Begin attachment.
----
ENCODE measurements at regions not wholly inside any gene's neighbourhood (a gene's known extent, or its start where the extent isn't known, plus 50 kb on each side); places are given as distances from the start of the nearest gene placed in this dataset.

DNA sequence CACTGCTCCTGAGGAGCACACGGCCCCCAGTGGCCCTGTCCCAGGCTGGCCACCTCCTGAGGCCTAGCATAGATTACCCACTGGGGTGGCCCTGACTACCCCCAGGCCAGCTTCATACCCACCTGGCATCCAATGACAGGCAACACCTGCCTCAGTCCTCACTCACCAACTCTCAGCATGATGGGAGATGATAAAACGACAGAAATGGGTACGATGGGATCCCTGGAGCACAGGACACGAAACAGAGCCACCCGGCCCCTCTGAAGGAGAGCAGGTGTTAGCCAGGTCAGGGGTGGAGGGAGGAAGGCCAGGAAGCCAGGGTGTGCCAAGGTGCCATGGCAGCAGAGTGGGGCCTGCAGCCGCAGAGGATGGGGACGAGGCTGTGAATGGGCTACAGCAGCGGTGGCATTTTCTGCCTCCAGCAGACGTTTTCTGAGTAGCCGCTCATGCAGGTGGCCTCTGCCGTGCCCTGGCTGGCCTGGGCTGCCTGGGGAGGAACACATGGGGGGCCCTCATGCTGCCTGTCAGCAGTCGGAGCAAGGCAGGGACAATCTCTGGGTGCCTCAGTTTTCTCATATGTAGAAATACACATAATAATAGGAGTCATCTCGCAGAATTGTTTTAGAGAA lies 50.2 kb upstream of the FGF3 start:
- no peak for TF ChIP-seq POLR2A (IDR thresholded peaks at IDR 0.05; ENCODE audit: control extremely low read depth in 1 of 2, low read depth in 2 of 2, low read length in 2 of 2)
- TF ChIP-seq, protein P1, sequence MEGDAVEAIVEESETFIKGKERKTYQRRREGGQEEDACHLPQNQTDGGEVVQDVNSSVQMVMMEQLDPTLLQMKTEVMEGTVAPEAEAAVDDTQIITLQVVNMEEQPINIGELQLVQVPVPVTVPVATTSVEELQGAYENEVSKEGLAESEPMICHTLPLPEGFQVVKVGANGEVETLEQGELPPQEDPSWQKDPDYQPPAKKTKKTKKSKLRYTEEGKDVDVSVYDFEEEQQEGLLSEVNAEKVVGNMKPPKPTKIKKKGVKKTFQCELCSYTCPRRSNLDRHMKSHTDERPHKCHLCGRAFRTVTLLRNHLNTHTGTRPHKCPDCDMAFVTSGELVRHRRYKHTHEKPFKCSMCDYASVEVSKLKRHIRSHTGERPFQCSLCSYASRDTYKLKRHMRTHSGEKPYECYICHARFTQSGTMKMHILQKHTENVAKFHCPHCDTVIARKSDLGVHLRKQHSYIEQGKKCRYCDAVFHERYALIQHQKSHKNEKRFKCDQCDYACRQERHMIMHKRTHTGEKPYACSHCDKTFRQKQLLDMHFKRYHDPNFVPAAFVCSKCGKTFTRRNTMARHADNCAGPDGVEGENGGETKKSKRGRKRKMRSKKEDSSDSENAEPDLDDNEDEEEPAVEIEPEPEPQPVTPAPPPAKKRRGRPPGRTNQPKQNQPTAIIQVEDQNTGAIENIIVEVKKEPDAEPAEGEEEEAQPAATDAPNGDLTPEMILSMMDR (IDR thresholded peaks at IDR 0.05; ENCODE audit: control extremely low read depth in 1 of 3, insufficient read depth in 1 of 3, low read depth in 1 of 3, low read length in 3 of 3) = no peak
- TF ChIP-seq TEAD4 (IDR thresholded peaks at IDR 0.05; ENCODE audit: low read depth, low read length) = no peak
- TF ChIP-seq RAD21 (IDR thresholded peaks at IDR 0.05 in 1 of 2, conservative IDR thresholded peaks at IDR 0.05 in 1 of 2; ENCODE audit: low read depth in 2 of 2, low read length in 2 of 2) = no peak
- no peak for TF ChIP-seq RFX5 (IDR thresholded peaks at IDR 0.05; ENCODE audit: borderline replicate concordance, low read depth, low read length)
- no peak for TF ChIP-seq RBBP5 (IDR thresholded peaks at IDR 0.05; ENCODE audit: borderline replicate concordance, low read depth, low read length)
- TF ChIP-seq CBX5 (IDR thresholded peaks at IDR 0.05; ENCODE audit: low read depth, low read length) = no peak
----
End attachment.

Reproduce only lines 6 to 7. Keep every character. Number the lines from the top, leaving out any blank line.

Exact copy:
- TF ChIP-seq RAD21 (IDR thresholded peaks at IDR 0.05 in 1 of 2, conservative IDR thresholded peaks at IDR 0.05 in 1 of 2; ENCODE audit: low read depth in 2 of 2, low read length in 2 of 2) = no peak
- no peak for TF ChIP-seq RFX5 (IDR thresholded peaks at IDR 0.05; ENCODE audit: borderline replicate concordance, low read depth, low read length)